While the right to abortion has always been a contested topic, abortion is not a new practice and is as old as pregnancy. It is one of the oldest medical practices, evidence of which dates back to ancient Egypt, Rome, Persia, and Greece. Although abortion is never explicitly mentioned in the Bible, there are conversations in history about its prevalent techniques and practices. With medical facilities and technology not as developed as at present, abortion techniques and methods were very extreme in the ancient world. These methods were most of the time harmful to the woman. Some of these methods are still in practice around the world.
The ancient Egyptians, known for their advanced knowledge of medical science (something evident in their mummy preservations) practiced birth control and abortion for a long time, information about which is found for the first time in the ancient Ebers Papyrus and the Kahun Gyanaecological Papyrus.
The Ebers Papyrus is one of the oldest surviving documents on medical practice and the one of the first documents to contain information about abortion in ancient Egypt. It was purchased by German Egyptologist Georg Ebers in 1872 from a wealthy Egyptian in exchange for a handsome sum after having met him during an excavation in the vicinity of Thebes. The Papyrus derives its name from its purchaser as was the custom back then. Georg Ebers stated that the Papyrus dated back to 1553-1550 B.C., a fact that has been later confirmed by scholars at Oxford and Berlin who date it to the Eighteenth Dynasty King Amen-Hotep I. Ebers believed the Papyrus to be one of the 42 Hermetic Books of Ancient Egyptian Priests (precisely Book 40) a fact that Joachim disagreed with on various grounds. But none of them denied the fact that they had laid their hands on an exceptional treasure, extremely legible since it had been preserved quite well.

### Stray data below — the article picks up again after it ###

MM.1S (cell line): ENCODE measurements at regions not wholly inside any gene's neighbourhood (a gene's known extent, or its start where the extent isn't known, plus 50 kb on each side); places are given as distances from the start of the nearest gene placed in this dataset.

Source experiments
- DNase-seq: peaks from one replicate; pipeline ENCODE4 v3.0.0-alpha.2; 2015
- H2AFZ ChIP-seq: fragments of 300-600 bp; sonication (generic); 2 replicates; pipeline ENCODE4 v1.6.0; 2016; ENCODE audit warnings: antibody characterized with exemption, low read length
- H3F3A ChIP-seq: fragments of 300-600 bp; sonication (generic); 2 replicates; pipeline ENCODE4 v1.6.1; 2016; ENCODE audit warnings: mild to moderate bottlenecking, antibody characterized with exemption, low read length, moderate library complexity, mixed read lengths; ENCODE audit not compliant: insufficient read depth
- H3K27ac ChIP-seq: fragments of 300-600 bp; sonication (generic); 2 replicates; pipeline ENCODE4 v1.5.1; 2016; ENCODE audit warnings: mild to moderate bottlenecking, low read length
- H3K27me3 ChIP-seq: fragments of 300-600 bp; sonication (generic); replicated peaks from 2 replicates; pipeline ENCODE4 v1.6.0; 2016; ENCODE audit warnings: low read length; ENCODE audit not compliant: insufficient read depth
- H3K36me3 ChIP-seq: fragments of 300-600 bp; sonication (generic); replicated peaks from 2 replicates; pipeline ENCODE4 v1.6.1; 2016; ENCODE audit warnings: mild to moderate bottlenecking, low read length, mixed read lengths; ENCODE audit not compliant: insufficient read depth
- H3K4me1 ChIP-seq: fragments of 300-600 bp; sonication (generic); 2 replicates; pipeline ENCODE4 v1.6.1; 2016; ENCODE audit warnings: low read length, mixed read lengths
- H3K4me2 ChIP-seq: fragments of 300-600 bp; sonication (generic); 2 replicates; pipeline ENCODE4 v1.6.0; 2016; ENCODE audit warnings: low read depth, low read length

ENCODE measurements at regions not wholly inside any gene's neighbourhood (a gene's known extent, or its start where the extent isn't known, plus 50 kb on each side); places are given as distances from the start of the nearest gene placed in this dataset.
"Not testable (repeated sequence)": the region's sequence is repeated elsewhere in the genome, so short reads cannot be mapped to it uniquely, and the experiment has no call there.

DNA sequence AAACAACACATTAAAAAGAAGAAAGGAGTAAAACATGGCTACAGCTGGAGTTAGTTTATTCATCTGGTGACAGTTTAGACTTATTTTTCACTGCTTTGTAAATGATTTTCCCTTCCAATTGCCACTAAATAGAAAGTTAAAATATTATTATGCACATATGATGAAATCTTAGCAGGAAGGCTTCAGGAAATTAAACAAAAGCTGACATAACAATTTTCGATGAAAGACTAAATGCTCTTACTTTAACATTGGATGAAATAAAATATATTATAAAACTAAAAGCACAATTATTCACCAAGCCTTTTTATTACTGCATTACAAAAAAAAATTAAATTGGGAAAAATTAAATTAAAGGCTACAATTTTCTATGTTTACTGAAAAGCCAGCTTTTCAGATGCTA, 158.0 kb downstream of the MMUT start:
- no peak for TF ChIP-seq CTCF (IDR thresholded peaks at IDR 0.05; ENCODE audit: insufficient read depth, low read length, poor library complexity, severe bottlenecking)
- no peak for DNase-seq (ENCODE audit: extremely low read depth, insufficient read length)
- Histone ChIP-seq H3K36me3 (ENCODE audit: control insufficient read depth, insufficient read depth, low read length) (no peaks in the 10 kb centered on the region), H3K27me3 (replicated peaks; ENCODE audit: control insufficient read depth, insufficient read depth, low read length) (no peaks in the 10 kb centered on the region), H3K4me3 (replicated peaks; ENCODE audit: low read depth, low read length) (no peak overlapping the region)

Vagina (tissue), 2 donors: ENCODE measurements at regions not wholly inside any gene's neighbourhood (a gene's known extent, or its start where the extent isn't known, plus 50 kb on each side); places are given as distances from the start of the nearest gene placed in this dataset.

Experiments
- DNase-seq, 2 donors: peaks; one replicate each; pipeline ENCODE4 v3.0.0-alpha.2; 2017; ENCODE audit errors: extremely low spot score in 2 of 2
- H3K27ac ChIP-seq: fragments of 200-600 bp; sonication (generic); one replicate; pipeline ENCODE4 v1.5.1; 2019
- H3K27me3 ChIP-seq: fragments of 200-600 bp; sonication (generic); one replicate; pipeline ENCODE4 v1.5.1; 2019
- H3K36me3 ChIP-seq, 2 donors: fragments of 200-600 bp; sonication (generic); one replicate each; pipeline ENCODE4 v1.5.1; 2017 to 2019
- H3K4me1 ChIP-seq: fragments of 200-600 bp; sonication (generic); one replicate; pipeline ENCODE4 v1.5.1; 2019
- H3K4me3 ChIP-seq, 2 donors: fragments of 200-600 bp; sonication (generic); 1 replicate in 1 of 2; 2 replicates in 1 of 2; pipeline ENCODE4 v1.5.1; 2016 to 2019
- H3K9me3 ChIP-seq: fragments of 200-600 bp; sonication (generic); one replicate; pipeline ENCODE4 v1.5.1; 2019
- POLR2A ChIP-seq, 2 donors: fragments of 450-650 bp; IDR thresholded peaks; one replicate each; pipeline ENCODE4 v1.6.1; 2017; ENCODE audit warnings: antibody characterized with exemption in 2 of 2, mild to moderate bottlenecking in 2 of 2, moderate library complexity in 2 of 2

Written in an elegant Hieratic script with the use of Rubrics or red capitals in the beginning of the chapter and a paragraph, the Papyrus is 12 inches wide and 68 feet long. There is an anomaly in the numbering of the pages like page 27 is followed by page 30, something that Griffith of Oxford describes as a deliberate action to reach 110 pages considered by the Egyptians as the “perfect number.”